I’m a thoughtful body, you can see
dear skull – you were once joined up like me,
recognised and speaking. Now not a trace
of all that made your well-known face –
no flesh, no skin, no lips or tongue,
no lungs or breath to sing a song –
no eyes to see, no ears to hear –
although you cannot shed a tear
can you tell me what’s to come?
Dear alter ego, I am dumb
as you remarked. What can I know,
a disconnected skull? So,
live in the present, which is where
you find yourself, and do not care
about the future. What I heard said
came from inside my empty head –
but I think I can’t think that I heard
since I can’t hear or say a single word.
Halloween – the time of year for skeletons.
Strictly speaking, Hallowe’en – Hallows’ Even or Hallows’ Evening – is October 31st, the eve of the All Hallows’ Day, and we’re now into November. But the festival, if that’s the right word, of Allhallowtide runs for three days. Here then, with no apology, is my talking skeleton. Well, Vesalius’ construction.
As with Halloween itself, there’s a paradoxical mixture of reactions to skeletons. On the one (bony) hand, we find fascination – many finding themselves attracted to this curiosity, with perhaps a touch of underlying horror; on the other hand, irreverence and humour tends to bubble up, not an unusual response to such a direct reminder of our own mortality.
Vesalius must have been conscious of all these facets.
His skeleton stands elegantly, weight on one foot, head thoughtfully supported, with his right hand gently rolling a skull across what looks like the table top of a memorial grave. The skull’s jaw has fallen away (which they have a habit of doing, unless they’re wired on), suggesting that speaking for the separated skull has become impossible.
At which point in the discussion, one realises how preposterous the whole performance, with all its underlying assumptions – starting with a standing skeleton with no muscles, ligaments or tendons to hold it together – has become. There’s certainly a sense of humour displayed by the sixteenth century physician and his artist, alongside a seriousness of purpose – not just to display authentic anatomical details, but also to reflect on aspects of mortality, and raise a wry smile (if you’ve got a face).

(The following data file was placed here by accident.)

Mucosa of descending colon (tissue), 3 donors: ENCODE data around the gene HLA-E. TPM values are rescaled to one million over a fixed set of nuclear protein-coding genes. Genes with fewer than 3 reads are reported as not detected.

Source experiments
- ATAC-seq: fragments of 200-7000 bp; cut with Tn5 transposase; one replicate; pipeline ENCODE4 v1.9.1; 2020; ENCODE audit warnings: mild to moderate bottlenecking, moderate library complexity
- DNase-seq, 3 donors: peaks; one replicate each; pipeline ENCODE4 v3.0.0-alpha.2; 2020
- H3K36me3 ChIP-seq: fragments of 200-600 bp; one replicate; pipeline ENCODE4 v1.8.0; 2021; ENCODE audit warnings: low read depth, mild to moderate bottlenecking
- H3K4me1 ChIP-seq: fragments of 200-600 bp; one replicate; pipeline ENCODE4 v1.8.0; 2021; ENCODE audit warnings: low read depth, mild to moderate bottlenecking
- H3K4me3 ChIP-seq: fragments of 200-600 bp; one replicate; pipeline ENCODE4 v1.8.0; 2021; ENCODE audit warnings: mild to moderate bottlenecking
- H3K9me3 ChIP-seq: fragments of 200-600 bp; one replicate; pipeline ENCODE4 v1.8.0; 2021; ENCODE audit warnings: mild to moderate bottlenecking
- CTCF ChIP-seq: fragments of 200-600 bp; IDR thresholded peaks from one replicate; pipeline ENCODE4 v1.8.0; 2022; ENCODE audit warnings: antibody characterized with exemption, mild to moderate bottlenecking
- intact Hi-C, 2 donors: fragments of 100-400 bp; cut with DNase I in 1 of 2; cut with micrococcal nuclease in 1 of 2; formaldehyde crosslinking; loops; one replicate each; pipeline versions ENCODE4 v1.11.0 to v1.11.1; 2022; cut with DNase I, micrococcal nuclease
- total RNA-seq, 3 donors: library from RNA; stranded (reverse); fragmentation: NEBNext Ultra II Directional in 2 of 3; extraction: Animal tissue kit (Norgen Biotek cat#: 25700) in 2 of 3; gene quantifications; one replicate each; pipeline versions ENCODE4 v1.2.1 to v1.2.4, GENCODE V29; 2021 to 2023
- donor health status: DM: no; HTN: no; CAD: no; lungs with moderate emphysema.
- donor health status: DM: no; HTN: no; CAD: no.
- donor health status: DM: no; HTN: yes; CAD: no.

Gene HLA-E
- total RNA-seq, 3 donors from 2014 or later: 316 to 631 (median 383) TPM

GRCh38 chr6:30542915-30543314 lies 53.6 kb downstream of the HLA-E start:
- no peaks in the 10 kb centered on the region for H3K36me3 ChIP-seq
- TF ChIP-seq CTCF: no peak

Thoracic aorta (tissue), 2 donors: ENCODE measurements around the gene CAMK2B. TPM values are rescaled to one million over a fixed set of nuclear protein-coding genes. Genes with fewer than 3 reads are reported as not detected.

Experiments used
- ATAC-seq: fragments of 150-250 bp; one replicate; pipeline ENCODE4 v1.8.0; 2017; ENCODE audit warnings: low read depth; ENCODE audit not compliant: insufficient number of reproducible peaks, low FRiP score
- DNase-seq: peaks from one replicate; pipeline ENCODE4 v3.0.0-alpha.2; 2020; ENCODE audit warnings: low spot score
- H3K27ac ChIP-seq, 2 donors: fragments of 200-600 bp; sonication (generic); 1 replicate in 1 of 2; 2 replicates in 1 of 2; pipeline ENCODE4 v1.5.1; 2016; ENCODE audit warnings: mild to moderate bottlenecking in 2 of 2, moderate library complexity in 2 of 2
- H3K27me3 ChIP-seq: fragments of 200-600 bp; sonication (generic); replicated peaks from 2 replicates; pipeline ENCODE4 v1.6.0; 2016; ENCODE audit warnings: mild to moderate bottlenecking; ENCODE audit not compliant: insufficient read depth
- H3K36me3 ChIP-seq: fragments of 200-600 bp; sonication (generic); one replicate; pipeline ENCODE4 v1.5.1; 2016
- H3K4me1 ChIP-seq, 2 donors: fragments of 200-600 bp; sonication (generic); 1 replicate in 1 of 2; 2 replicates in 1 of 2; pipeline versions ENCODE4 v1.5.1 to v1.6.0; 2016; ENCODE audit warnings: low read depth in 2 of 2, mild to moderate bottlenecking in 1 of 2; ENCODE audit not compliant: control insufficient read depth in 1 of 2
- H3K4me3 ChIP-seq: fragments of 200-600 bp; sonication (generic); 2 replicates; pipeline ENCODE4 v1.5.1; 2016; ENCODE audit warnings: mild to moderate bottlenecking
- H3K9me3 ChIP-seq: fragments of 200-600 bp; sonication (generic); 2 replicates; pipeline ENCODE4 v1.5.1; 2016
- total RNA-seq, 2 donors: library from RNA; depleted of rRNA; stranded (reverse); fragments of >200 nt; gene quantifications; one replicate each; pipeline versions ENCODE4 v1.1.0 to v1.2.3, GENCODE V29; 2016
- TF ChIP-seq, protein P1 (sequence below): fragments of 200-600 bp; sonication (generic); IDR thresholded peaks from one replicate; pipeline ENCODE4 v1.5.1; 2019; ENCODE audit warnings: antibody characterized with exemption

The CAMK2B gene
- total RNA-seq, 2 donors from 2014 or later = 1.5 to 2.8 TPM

All of which stimulated me to put some words into these two heads – to imagine a conversation between this cogitating full-life (so to speak) skeleton and a separated skull, which tells the other to live in the present. Particularly absurd is the former’s sense of superiority: being a totally intact skeleton, this assemblage looks down, albeit slighty sympathetically – ‘dear skull’ – upon the addressed skull, under its caring hand.
I wanted to rhyme this poem, conscious of the classical image with its traditional associations, and tried to emphasise the link between the two ‘speakers’ – neither of whom can speak, nor even have an identity – across the stanzas, using rhyme.
And similarly, with all the latin, I wanted to include some latin words as well.
I also felt there was a need for symmetry; that despite the full skeleton’s integrity and stature versus the isolation of the solitary skull – each participant should have equality, so the stanzas are the same length.
As for the thinking – let alone any meaning or conclusion – here is only non-communication and confusion, not to say nonsense. Well, what else can be expected from a skeleton and a skull, which properly are no more than a pile of old bones?
Vesalius succeeded in producing an almost complete skeleton (though missing both hands and one foot) from a convicted felon, one Jakob Karrer von Gebweiler, but nearly every other exhibited complete skeleton (apart from freak giants and dwarves) used in teaching are mixtures – you could call them miscellaneous. In Our Mutual Friend Dickens describes Mr. Venus:
‘When I prepare a miscellaneous one, I know beforehand I can’t keep to nature, and be miscellaneous with ribs, because every man has his own ribs, and no other man’s will go with them; but elseways I can be miscellaneous. I have just sent home a beauty – a perfect beauty – to a School of Art. One leg Belgian*, one leg English and the pickings of eight other people in it.’
*Is it just coincidence that Vesalius was Belgian?